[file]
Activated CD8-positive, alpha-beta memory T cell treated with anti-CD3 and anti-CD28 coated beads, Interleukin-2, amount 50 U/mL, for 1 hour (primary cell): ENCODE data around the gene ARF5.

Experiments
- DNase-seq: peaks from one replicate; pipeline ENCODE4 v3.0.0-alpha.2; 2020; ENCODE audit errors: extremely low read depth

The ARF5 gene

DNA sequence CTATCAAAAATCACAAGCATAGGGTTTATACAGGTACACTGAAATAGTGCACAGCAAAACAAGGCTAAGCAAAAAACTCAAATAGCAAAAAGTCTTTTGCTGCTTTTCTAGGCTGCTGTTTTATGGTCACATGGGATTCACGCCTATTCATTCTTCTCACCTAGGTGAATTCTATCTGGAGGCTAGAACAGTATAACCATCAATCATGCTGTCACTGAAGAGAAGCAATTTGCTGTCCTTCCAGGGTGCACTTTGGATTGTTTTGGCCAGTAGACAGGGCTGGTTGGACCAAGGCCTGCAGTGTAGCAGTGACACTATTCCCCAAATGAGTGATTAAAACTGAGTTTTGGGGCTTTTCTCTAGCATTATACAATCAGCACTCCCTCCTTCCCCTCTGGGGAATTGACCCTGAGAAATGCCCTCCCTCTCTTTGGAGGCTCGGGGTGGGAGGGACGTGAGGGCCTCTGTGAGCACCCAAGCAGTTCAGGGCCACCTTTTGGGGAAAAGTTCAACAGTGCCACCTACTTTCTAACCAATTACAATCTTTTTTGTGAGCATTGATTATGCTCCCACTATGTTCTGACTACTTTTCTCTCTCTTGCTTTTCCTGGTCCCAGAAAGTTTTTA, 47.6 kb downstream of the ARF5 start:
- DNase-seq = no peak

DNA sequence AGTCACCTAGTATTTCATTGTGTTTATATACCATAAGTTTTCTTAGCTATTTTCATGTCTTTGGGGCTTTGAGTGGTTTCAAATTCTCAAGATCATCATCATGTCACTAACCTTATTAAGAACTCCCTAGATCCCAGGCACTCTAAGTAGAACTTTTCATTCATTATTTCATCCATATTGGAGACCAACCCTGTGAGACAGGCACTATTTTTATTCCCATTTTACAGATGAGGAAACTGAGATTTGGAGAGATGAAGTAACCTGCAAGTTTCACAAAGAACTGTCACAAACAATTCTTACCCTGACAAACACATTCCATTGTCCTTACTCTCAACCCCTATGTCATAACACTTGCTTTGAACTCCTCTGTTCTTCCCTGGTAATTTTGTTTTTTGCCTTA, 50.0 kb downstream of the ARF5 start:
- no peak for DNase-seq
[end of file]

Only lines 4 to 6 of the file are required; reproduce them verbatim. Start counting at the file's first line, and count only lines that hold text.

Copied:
The ARF5 gene

DNA sequence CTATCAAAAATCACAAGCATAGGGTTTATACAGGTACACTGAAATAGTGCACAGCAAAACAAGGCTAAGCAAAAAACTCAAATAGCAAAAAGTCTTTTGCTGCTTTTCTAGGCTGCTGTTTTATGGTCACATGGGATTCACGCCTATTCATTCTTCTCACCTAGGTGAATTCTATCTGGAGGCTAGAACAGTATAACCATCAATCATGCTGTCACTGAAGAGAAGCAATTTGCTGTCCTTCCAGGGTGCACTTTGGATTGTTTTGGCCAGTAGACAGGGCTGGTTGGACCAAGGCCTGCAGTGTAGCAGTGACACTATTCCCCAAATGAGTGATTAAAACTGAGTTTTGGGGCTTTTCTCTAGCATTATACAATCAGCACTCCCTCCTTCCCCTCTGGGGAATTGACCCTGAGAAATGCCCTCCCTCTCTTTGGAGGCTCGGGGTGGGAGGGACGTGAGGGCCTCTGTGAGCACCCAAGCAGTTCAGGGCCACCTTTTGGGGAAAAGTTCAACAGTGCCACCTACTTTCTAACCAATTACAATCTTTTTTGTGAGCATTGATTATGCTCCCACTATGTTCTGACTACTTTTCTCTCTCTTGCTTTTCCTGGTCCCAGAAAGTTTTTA, 47.6 kb downstream of the ARF5 start:
- DNase-seq = no peak